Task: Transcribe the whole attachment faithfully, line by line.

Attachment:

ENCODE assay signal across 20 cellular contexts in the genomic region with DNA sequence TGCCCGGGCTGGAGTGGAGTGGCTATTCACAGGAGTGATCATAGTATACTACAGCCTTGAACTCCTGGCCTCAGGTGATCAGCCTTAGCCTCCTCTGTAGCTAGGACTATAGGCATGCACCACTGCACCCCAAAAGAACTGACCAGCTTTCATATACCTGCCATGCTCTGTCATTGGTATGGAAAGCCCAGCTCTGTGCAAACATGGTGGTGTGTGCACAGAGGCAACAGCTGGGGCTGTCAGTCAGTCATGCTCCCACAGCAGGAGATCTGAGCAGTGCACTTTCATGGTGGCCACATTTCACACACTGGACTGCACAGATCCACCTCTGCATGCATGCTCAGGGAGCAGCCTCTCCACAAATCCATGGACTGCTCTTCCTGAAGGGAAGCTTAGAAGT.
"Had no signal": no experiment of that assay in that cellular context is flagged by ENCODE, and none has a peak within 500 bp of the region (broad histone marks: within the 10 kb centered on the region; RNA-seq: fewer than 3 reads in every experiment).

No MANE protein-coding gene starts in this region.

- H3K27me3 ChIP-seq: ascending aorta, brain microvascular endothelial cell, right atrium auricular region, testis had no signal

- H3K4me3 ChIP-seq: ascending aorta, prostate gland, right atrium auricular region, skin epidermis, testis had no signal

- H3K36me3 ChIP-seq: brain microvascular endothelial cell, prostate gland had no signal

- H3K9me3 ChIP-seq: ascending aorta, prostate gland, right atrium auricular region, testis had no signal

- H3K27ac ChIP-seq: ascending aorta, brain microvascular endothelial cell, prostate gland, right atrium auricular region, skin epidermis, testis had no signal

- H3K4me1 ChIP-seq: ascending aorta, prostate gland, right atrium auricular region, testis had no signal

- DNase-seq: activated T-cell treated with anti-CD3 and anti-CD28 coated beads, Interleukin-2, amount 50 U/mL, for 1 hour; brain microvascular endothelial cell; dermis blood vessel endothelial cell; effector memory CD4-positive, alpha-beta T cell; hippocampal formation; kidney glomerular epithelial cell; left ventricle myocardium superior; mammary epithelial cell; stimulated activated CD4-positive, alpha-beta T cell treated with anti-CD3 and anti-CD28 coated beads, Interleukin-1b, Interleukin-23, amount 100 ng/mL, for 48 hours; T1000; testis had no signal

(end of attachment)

ENCODE assay signal across 20 cellular contexts in the genomic region with DNA sequence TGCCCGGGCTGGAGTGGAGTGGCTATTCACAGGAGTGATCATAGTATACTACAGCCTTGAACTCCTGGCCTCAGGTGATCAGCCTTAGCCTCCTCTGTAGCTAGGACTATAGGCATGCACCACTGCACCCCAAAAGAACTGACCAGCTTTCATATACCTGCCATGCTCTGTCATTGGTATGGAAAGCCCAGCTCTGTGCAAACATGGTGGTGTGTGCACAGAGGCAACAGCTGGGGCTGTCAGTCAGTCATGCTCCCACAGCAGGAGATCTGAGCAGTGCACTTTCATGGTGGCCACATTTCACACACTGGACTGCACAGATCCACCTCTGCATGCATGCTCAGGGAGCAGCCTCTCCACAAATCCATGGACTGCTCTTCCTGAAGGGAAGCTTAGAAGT.
"Had no signal": no experiment of that assay in that cellular context is flagged by ENCODE, and none has a peak within 500 bp of the region (broad histone marks: within the 10 kb centered on the region; RNA-seq: fewer than 3 reads in every experiment).

No MANE protein-coding gene starts in this region.

- H3K27me3 ChIP-seq: ascending aorta, brain microvascular endothelial cell, right atrium auricular region, testis had no signal

- H3K4me3 ChIP-seq: ascending aorta, prostate gland, right atrium auricular region, skin epidermis, testis had no signal

- H3K36me3 ChIP-seq: brain microvascular endothelial cell, prostate gland had no signal

- H3K9me3 ChIP-seq: ascending aorta, prostate gland, right atrium auricular region, testis had no signal

- H3K27ac ChIP-seq: ascending aorta, brain microvascular endothelial cell, prostate gland, right atrium auricular region, skin epidermis, testis had no signal

- H3K4me1 ChIP-seq: ascending aorta, prostate gland, right atrium auricular region, testis had no signal

- DNase-seq: activated T-cell treated with anti-CD3 and anti-CD28 coated beads, Interleukin-2, amount 50 U/mL, for 1 hour; brain microvascular endothelial cell; dermis blood vessel endothelial cell; effector memory CD4-positive, alpha-beta T cell; hippocampal formation; kidney glomerular epithelial cell; left ventricle myocardium superior; mammary epithelial cell; stimulated activated CD4-positive, alpha-beta T cell treated with anti-CD3 and anti-CD28 coated beads, Interleukin-1b, Interleukin-23, amount 100 ng/mL, for 48 hours; T1000; testis had no signal